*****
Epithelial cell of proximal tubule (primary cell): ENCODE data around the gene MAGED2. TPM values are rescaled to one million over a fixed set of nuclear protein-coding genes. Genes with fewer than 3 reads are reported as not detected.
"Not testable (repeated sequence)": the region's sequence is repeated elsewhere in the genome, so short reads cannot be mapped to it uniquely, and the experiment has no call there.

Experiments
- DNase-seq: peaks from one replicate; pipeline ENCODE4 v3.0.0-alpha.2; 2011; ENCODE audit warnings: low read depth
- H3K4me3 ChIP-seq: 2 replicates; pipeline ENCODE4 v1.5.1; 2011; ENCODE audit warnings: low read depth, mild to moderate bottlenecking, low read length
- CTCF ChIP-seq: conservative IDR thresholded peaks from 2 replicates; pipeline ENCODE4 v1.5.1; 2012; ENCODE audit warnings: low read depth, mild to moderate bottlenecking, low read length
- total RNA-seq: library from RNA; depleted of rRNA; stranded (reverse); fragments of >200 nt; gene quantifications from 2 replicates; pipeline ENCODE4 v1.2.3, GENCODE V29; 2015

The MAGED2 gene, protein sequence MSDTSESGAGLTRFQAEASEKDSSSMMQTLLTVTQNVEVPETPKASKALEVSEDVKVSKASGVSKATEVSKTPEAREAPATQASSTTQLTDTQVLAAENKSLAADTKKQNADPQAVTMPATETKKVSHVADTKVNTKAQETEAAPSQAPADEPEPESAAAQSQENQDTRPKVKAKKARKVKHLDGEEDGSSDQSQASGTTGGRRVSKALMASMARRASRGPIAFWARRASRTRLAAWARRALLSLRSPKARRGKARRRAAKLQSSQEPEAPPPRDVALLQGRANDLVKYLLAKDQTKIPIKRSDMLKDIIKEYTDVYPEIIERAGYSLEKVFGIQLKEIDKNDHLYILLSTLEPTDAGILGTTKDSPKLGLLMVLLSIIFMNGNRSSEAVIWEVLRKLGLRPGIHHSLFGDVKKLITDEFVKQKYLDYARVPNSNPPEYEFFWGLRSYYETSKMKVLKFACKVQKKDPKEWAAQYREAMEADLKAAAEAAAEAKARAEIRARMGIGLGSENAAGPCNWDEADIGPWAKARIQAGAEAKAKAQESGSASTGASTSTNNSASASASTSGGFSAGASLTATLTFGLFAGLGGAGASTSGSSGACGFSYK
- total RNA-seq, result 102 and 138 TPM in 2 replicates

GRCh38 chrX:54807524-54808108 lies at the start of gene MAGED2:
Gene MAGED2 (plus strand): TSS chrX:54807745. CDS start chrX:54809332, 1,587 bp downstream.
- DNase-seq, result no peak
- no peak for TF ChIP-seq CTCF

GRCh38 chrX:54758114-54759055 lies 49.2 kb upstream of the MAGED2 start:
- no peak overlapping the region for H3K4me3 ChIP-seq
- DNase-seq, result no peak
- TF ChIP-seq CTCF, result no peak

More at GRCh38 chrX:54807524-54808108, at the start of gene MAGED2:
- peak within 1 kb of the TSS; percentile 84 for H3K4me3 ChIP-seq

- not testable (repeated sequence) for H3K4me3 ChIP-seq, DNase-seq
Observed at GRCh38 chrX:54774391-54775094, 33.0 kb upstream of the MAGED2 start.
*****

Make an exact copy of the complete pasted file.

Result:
Epithelial cell of proximal tubule (primary cell): ENCODE data around the gene MAGED2. TPM values are rescaled to one million over a fixed set of nuclear protein-coding genes. Genes with fewer than 3 reads are reported as not detected.
"Not testable (repeated sequence)": the region's sequence is repeated elsewhere in the genome, so short reads cannot be mapped to it uniquely, and the experiment has no call there.

Experiments
- DNase-seq: peaks from one replicate; pipeline ENCODE4 v3.0.0-alpha.2; 2011; ENCODE audit warnings: low read depth
- H3K4me3 ChIP-seq: 2 replicates; pipeline ENCODE4 v1.5.1; 2011; ENCODE audit warnings: low read depth, mild to moderate bottlenecking, low read length
- CTCF ChIP-seq: conservative IDR thresholded peaks from 2 replicates; pipeline ENCODE4 v1.5.1; 2012; ENCODE audit warnings: low read depth, mild to moderate bottlenecking, low read length
- total RNA-seq: library from RNA; depleted of rRNA; stranded (reverse); fragments of >200 nt; gene quantifications from 2 replicates; pipeline ENCODE4 v1.2.3, GENCODE V29; 2015

The MAGED2 gene, protein sequence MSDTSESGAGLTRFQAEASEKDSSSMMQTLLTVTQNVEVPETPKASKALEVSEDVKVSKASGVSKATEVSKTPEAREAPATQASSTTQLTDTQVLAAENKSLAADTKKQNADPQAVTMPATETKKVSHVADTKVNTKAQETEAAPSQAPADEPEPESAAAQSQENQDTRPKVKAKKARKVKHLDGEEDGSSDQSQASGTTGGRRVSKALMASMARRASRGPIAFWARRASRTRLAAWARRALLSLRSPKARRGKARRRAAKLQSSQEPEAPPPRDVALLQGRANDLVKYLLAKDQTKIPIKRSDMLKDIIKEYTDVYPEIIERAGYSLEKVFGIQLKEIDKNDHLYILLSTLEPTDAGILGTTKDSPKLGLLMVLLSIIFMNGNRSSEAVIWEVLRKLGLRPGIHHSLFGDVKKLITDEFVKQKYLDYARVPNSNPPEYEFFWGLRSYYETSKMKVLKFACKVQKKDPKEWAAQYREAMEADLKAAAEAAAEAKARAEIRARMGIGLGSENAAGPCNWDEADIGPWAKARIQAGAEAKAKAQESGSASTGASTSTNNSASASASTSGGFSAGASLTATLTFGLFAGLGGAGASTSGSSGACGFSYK
- total RNA-seq, result 102 and 138 TPM in 2 replicates

GRCh38 chrX:54807524-54808108 lies at the start of gene MAGED2:
Gene MAGED2 (plus strand): TSS chrX:54807745. CDS start chrX:54809332, 1,587 bp downstream.
- DNase-seq, result no peak
- no peak for TF ChIP-seq CTCF

GRCh38 chrX:54758114-54759055 lies 49.2 kb upstream of the MAGED2 start:
- no peak overlapping the region for H3K4me3 ChIP-seq
- DNase-seq, result no peak
- TF ChIP-seq CTCF, result no peak

More at GRCh38 chrX:54807524-54808108, at the start of gene MAGED2:
- peak within 1 kb of the TSS; percentile 84 for H3K4me3 ChIP-seq

- not testable (repeated sequence) for H3K4me3 ChIP-seq, DNase-seq
Observed at GRCh38 chrX:54774391-54775094, 33.0 kb upstream of the MAGED2 start.